Lady Nemetona of the Blessed Circle in the Order of the Long Haired Knights
    The orange cat in my avatar

  5. #5
    Member lapushka's Avatar
    Join Date
    Jul 2005
    Location
    Belgium
    Posts
    42,540
    Length
    Chin/Clas+/Thigh
    Type
    2b/2c/F/iii

    Default Re: Question about sulfates and silicones

    If you want to get all the silicones off of your hair then yes a sulfate (preferably clarifying) shampoo is what you need. Dimethicone is especially problematic because it's not water soluble.

    If you're not going to use a sulfate, try sulfate-free shampoos by Hask, Maui Moisture, or Shea Moisture as they are strong enough to get rid of the silicones as well, but maybe not as effective.

    Yes, a sulfate is quick & easy, and a bottle of it is always great to have on hand!

    I also went sulfate-free and silicone free for a while, only to return to the sulfates and the silicones, discovering my hair and scalp actually needed them (I have a scalp condition).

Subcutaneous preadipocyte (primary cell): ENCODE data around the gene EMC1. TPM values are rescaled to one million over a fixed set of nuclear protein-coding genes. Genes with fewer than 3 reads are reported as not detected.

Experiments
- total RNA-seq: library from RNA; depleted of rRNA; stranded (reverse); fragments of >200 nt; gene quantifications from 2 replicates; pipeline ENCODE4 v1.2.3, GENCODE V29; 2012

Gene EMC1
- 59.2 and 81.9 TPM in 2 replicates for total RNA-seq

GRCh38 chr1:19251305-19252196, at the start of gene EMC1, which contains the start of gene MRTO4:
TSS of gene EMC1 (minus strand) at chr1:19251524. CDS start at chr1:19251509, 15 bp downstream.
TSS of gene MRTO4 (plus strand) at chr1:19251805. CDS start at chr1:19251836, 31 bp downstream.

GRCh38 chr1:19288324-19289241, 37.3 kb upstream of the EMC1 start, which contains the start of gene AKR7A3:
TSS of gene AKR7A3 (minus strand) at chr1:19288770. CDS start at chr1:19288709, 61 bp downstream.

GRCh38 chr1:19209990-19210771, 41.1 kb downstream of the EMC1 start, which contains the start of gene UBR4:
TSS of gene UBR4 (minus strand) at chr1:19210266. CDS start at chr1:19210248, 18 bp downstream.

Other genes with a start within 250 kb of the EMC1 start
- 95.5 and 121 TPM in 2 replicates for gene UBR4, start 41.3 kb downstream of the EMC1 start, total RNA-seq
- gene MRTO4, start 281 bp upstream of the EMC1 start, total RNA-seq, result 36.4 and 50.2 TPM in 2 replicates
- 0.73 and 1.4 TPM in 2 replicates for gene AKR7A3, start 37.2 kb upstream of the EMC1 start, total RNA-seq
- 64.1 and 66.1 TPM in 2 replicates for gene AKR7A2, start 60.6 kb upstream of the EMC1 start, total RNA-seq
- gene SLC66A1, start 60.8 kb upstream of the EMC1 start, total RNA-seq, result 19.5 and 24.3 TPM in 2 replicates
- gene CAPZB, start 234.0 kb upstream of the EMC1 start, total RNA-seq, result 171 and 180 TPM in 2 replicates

Sometimes it's not as easy as that.
    WCC method (washing) --- Rinse-out oil (MO) --- LOC/LCO method (styling)

  6. #6
    Member MusicalSpoons's Avatar
    Join Date
    Jul 2017
    Location
    UK
    Age
    29
    Posts
    857
    Length
    ??/LTL/Knee+
    Type
    1b/1c/F/M/ii

    Default Re: Question about sulfates and silicones

    If cocamidopropyl betaine is the primary surfactant, it should be fine, especially if dimethicone is way down the list of ingredients. Most sulphate-free shampoos use a combination of surfactants (as indeed do most sulphate shampoos!) to be as effective as possible.
    Knee by 'Nineteen / A Year-and-a-half to Calf?
    A girl can dream!

  7. #7
    Member
    Join Date
    Feb 2016
    Location
    Missouri
    Posts
    604
    Length
    25ish/31/40+
    Type
    2c/3a/M/C/ii

    Default Re: Question about sulfates and silicones

    I've found Shea Moisture's African Black soap shampoo gets out a heck of a lot of stuff, so that might be worth a shot. Smells like banana poo but works well.
    "All things strive."
    Currently MBL, shooting for unstretched waist by 2018., hip if I get really lucky. Final goal of TBL.

  8. #8

    Default Re: Question about sulfates and silicones